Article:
Lira has composed music for films and recordings and has received numerous awards for the cultural work he has produced. Together with Patricia Wells Solórzano, Lira formed the musical group, Alma, in 1979 to bring to life the Chicano-Latino experience through musical performances. Alma features original compositions by Lira and is known for its mesmerizing duets, inspirational lead guitar playing by Wells, and incomparable, rhythmic bass by Ravi Knypstra. Alma blends Mexican, Latin American, American Folk, and Afro-Cuban styles creating a hybrid: Chicano music.

Alma has performed throughout the United States, Mexico and Cuba, most notably at the American Folklife Festival and the US-Cuba Friendship Concert. The group has produced various recordings, such as Siempre he est
ado aquí (I have been here forever), Canciones de amor y lucha (Songs of love and struggle). Agustín Lira and Alma contributed extensively to the Smithsonian Folkways 2006 recording, Rolas de Aztlán: Songs of the Chicano Movement, which Thom Jurek, from All Music Guide has described as “an original and necessary document of essential American musical history.” Alma also scored the music for the award winning film documentary, The Fight in the Fields: Cesar Chavez and the Farmworkers’ Struggle, and most recently has performed at the NEA’s National Heritage Fellowship Concert at the Music Center, Strathmore, Maryland.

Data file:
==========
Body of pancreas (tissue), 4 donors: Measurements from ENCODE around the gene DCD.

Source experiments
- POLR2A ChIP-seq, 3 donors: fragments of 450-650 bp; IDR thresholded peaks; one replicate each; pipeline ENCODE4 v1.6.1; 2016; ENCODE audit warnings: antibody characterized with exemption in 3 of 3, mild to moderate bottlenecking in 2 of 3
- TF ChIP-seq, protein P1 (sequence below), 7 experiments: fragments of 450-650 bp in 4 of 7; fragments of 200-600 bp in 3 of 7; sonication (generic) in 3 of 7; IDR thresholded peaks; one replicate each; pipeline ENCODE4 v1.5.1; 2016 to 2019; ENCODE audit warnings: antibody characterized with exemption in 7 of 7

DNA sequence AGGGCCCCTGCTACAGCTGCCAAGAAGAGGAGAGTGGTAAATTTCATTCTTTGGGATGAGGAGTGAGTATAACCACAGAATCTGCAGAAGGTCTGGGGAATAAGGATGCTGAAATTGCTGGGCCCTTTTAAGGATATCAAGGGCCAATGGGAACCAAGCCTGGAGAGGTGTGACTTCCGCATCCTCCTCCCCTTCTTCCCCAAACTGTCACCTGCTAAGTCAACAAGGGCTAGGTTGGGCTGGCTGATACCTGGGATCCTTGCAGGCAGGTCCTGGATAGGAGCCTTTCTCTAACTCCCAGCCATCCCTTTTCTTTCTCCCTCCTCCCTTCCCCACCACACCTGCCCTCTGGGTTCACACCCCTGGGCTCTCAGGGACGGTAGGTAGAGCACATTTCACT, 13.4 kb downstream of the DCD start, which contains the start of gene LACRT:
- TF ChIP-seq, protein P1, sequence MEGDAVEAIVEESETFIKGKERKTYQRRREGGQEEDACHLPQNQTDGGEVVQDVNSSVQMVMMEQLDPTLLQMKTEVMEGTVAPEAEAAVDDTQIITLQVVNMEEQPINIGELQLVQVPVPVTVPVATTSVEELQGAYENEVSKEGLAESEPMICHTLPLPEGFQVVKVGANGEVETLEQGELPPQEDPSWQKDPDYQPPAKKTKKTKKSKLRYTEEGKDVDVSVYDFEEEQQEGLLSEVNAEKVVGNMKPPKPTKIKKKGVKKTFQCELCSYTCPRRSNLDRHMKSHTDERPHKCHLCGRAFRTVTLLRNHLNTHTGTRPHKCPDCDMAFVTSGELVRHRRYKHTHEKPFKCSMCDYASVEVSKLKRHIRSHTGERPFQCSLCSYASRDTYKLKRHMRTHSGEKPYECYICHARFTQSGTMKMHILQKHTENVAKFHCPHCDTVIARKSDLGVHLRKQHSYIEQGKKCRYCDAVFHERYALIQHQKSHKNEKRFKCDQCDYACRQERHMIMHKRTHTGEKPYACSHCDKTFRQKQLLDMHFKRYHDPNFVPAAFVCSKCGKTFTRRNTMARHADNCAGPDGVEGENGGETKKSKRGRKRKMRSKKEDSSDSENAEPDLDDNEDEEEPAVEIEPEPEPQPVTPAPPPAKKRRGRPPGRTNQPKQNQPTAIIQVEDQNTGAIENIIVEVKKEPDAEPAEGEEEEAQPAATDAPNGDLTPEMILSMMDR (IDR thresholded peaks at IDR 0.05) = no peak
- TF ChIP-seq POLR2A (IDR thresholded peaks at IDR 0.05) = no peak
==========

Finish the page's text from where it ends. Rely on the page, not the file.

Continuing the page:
Quetzal

From the ashes of Los Angeles’ 1992 uprising arose a collective of East Side musicians committed to respectfully continuing the legacy of over 70 years of Chicano Rock. Standing on the shoulders of giants like Lalo Guerrero, Ritchie Valens, Cannibal and The Headhunters, The Brat, Los Lobos, and many others, Quetzal has created a path that has earned them the recognition as “one of Los Angeles’ most important bands” (LA Times). With four albums (Quetzal; Son Del Barrio, Sing The Real; Vanguard Records, Worksongs; Vanguard Records, Die, Cowboy Die; Independent), Quetzal has had the privilege of sharing the stage with a diverse list of artists such as Los Lobos, Zack de La Rocha, Ziggy Marley, Los Van Van, Taj Majal, Daara J, Ruben Blades, Fishbone, Cubanismo, Littlefeat, and Ozomatli.